Sometimes it is the seemingly non-controversial agenda item that can best reveal what tensions actually exist in government.
Such was the case this week as the city council voted on a technical ordinance intended to do nothing more than bring city code into compliance with state law.
Bill 1967, which passed unanimously, amends the Boulder City Municipal Code repealing several sections and replacing them with new language. What the changes actually do is create a civil enforcement procedure for “public nuisances” which are defined as conditions on real property including blight, garbage, neglected landscaping, abandoned properties and hazardous buildings.
When a property exists in these circumstances, after a process of notification and possibly appeals, the city can move to what is known as “abatement,” a legal process that allows the city to cure the problem and then charge the property owner for the work. State law allows for this process and Boulder City has laws on the books against such public nuisances. However, state law says that abatement needs to be the end of a process that allows for both notification and civil penalties (i.e., fines) as well as allowing a process for a property owner to appeal said penalties. The Boulder City law was a criminal process which was not in compliance with state law. The result is that the city has been unable to do any abatement in a number of years.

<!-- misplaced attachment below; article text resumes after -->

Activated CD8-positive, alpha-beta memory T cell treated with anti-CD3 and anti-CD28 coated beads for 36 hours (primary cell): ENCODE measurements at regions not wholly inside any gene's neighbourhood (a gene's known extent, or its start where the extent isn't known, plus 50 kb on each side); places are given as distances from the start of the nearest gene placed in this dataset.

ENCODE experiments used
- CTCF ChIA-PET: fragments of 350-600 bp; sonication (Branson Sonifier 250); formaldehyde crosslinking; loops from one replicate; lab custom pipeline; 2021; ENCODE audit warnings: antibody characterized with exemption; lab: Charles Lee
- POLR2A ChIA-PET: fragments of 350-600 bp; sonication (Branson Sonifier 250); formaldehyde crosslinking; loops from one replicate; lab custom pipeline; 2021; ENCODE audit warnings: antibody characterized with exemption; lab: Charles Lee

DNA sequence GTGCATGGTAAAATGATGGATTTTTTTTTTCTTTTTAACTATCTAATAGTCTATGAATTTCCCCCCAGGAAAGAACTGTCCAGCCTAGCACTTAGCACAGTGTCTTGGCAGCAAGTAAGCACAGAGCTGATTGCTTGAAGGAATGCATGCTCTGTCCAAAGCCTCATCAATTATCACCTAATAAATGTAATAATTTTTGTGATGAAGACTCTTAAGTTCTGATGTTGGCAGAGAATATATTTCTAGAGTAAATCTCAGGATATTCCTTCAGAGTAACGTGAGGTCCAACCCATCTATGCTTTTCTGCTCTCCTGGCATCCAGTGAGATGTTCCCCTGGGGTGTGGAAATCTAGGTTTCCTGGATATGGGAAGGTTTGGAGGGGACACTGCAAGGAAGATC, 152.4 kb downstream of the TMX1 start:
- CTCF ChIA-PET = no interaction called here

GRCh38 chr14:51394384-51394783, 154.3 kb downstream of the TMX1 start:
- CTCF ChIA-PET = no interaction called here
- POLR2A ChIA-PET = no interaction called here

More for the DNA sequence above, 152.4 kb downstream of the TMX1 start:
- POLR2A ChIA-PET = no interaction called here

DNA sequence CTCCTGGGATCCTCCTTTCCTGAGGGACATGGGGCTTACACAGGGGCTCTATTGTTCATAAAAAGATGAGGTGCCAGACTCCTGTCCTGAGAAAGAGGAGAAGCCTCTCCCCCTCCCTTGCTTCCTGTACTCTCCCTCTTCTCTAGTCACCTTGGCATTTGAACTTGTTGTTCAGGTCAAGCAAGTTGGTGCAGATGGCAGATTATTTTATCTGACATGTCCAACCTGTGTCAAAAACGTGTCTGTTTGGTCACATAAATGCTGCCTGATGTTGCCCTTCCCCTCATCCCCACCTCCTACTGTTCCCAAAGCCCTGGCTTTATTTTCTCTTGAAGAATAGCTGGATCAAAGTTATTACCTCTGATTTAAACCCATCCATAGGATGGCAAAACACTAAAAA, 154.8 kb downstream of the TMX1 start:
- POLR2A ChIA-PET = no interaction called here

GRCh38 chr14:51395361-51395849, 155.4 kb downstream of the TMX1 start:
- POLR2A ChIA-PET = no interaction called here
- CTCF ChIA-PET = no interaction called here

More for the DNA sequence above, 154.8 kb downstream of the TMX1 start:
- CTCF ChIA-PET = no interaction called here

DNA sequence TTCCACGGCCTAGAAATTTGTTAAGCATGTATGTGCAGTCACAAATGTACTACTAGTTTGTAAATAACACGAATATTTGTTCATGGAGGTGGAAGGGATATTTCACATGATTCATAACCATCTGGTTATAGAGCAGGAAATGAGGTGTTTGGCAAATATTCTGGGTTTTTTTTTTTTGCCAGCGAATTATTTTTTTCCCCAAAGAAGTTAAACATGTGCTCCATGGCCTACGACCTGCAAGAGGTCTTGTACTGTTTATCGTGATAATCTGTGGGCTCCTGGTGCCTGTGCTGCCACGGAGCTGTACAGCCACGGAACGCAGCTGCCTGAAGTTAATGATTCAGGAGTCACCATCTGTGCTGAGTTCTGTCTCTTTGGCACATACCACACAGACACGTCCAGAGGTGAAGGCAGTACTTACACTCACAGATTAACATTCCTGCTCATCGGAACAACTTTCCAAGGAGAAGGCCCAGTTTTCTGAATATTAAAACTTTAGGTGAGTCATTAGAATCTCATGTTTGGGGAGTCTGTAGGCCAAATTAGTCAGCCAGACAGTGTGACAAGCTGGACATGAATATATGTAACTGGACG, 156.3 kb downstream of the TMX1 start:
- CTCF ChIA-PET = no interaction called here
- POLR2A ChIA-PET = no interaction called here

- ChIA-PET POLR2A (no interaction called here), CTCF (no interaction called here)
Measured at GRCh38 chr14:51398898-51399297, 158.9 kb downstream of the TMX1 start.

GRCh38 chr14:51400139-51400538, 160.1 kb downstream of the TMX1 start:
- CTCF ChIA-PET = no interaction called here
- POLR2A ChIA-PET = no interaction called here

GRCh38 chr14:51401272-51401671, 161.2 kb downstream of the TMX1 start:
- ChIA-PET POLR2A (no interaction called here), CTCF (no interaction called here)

“There is essentially a three-step process of enforcement for a public nuisance,” said City Attorney Brittney Walker. “At first, a person will receive a notice of violation. This is not a fine. This is simply a notice of what the violation is and a time for compliance. If the person does not comply with the notice of violation and bring their property into compliance by the deadline, then the code enforcement officer can write a civil citation to impose a civil fine which would be set by a resolution of the city council.”
Walker went on to describe an appeals process. Staff recommendation was to have hearing officers to hear appeals, but the council opted instead to send appeals to the municipal court, which is allowed under the state law.
Things got interesting when Councilmember Steve Walton began asking questions about the reach of the law, noting that it might be able to cover not only safety and issues of visual blight but also issues of how a property is being used.
“Violations of city codes, ordinances or other adopted policies are also included as public nuisances, in the proposed ordinance, right?” Walton asked of Walker.
Walker confirmed that was correct and Walton continued by noting that one of the prohibited uses was “criminal activity.” “I would like to note that we might consider some additional language that says ‘and/or unlawful.’” He went on to specifically note issues of permitted types of usage and conditional use.
It was never stated, but this seemed to be a reference to a contentious issue within the city about short-term rentals that the council has asked staff to study. Short-term rentals such as AirBnB and VRBO are not currently allowed in Boulder City but there are a number of properties within the city that are regularly offered on those websites.
Walker clarified that this was not the intent of the change to city code and that the phrase “criminal activity” was understood to mean something such as the manufacturing of narcotics.
After the meeting, City Manager Taylour Tedder further clarified the intent.
“This brings Boulder City Code into compliance with state law and provides a civil process of enforcement against public nuisances,” said Tedder. “Our goal is to educate and achieve voluntary compliance, not to punish homeowners.”
On the issue of short-term rentals, he said, “The council directed staff to seek input from the community on short-term rental regulation. The city is in the process of soliciting this input and will bring the issue back before council at a later date.”